- Sabin AB, Flores AA, de Castro JF, Sever JL, Madden DL, Shekarchi I, Albrecht P: Successful immunization of children with and without maternal antibody by aerosolized measles vaccine. I. Different results with human diploid cell and chick embryo fibroblast vaccines. JAMA 1983, 249: 2651–2662. 10.1001/jama.1983.03330430027025View ArticleGoogle Scholar
- Sabin AB, Flores AA, de Castro JF, Albrecht P, Sever JL, Shekarchi I: Successful immunization of infants with and without maternal antibody by aerosolized measles vaccine. II. Vaccine comparisons and evidence for multiple antibody response. JAMA 1984, 251: 2363–2371. 10.1001/jama.1984.03340420029022View ArticleGoogle Scholar
- Bennett JV, de Castro JF, Valdespino-Gomez JL, Garcia-Garcia ML, Islas-Romero R, Echaniz-Aviles G, Jimenez-Corona A, Sepulveda-Amor J: Aerosolized measles and measles-rubella vaccines induce better measles antibody booster responses than injected vaccines: randomized trials in Mexican school children. Bull World Health Organ 2002, 80: 806–812.Google Scholar
- Dilraj A, Cutts FT, de Castro JF, Wheeler JG, Brown D, Roth C, Coovadia HM, Bennett JV: Response to different measles vaccine strains given by aerosol and subcutaneous routes to school children: a randomized trial. Lancet 2000, 355: 798–803. 10.1016/S0140-6736(99)95140-1View ArticleGoogle Scholar
- Low N, Kraemer S, Schneider M, Restrepo AMH: Immunogenicity and safety of aerosolized measles vaccine: Systematic review and meta-analysis. Vaccine 2008, 26: 383–398. 10.1016/j.vaccine.2007.11.010View ArticleGoogle Scholar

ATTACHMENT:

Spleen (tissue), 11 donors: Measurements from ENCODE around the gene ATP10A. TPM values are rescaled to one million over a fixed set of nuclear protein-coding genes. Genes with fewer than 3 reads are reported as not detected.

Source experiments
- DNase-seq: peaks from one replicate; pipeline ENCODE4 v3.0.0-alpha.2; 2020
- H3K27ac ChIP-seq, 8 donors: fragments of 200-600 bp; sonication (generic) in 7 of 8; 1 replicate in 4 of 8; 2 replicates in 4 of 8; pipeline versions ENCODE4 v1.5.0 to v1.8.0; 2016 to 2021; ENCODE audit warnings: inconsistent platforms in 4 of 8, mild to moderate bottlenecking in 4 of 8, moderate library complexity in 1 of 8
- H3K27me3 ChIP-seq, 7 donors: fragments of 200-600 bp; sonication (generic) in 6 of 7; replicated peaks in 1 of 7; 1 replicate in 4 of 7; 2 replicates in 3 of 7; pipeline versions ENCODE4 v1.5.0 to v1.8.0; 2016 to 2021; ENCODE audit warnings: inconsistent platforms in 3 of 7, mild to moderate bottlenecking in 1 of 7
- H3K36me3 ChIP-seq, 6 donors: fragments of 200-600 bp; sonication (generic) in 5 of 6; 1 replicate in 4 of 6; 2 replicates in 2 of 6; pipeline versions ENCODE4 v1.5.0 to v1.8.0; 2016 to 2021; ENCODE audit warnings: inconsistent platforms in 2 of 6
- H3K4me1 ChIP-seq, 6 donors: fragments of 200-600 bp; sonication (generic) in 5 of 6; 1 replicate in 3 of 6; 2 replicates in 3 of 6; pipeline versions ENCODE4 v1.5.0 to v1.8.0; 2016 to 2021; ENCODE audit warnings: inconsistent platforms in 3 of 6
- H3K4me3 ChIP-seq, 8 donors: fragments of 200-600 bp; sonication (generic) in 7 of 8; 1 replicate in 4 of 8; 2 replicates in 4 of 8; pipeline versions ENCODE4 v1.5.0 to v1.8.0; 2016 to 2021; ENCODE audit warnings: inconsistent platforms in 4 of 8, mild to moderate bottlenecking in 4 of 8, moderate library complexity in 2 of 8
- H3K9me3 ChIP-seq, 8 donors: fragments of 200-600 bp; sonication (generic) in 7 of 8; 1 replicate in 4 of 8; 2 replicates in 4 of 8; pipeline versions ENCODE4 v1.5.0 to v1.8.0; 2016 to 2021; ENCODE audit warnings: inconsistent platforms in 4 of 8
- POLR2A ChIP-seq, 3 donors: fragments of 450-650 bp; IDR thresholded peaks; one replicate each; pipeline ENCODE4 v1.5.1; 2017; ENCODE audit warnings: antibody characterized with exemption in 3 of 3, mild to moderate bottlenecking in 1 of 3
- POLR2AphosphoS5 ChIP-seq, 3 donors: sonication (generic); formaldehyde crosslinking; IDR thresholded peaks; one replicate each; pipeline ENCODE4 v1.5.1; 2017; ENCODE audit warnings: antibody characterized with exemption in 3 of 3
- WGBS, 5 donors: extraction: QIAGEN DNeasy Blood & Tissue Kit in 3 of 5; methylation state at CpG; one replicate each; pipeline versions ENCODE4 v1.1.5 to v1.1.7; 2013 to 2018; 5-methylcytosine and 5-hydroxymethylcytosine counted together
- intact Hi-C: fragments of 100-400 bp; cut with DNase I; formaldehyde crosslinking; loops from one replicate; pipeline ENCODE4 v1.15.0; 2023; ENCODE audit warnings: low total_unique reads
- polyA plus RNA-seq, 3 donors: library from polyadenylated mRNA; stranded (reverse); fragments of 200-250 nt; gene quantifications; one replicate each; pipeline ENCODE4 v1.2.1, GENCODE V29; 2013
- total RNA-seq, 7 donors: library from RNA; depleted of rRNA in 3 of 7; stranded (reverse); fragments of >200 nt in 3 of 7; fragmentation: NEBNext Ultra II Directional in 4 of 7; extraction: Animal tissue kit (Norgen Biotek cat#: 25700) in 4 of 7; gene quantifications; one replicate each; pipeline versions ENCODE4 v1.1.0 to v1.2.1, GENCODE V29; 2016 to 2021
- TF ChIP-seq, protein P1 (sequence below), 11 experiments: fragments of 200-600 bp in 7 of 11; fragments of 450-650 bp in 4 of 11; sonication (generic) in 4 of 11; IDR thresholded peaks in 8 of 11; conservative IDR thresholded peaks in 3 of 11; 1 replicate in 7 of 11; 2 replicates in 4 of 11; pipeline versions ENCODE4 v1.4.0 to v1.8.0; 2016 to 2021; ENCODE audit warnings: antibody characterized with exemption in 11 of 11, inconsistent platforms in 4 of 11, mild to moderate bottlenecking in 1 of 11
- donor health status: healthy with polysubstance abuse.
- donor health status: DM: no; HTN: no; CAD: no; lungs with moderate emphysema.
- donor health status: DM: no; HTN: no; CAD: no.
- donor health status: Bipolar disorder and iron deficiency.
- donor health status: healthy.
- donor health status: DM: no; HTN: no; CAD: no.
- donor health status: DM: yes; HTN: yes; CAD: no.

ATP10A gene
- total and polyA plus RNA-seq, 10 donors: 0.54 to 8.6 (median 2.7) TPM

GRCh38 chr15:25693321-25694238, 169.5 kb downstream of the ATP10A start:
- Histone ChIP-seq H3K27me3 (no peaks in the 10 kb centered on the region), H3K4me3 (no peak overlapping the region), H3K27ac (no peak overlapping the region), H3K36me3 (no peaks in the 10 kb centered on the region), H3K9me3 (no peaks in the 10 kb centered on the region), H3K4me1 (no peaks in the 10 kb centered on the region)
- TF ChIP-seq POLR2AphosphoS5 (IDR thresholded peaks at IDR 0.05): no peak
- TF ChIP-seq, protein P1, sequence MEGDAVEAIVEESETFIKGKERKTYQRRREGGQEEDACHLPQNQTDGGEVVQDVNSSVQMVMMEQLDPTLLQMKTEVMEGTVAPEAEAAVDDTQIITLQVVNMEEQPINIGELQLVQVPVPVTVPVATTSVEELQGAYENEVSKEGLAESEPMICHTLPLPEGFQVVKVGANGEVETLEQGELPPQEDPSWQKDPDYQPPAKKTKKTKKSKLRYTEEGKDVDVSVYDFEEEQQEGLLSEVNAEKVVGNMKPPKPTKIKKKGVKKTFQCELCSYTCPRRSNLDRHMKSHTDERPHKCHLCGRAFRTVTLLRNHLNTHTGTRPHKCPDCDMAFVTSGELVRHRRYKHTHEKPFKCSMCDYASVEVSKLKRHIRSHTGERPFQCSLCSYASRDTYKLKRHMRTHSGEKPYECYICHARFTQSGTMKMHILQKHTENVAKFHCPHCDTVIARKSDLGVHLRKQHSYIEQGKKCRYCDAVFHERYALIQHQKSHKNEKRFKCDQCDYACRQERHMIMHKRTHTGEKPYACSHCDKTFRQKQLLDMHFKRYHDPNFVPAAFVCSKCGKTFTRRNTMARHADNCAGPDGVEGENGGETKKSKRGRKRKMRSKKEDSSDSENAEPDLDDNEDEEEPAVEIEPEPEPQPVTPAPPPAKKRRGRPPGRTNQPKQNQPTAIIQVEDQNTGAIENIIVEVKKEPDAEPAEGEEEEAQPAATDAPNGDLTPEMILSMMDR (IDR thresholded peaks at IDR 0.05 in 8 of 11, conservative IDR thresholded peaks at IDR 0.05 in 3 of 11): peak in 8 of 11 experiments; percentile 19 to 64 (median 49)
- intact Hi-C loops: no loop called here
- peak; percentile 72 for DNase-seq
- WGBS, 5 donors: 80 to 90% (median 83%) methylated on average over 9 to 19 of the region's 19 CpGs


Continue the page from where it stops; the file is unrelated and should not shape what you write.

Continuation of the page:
- Diaz-Ortega J-L, Bennett JV, Castaneda D, Arellano DM, Martinez D, de Castro Fernandez J: Safety and antibody responses to aerosolized MMR II vaccine in adults: An exploratory study. World Journal of Vaccines 2012, 2: 55–60. 10.4236/wjv.2012.22008View ArticleGoogle Scholar
- Lin WH, Griffin DE, Rota PA, Papania M, Cape SP, Bennett D, Quinn B, Sievers RE, Shermer C, Powell K, Adams RJ, Godin S, Winston S: Successful respiratory immunization with dry powder live-attenuated measles virus vaccine in rhesus macaques. Proc Natl Acad Sci USA 2011, 108: 2987–2992. 10.1073/pnas.1017334108View ArticleGoogle Scholar
This article is published under license to BioMed Central Ltd. This is an Open Access article distributed under the terms of the Creative Commons Attribution License (http://creativecommons.org/licenses/by/2.0), which permits unrestricted use, distribution, and reproduction in any medium, provided the original work is properly cited.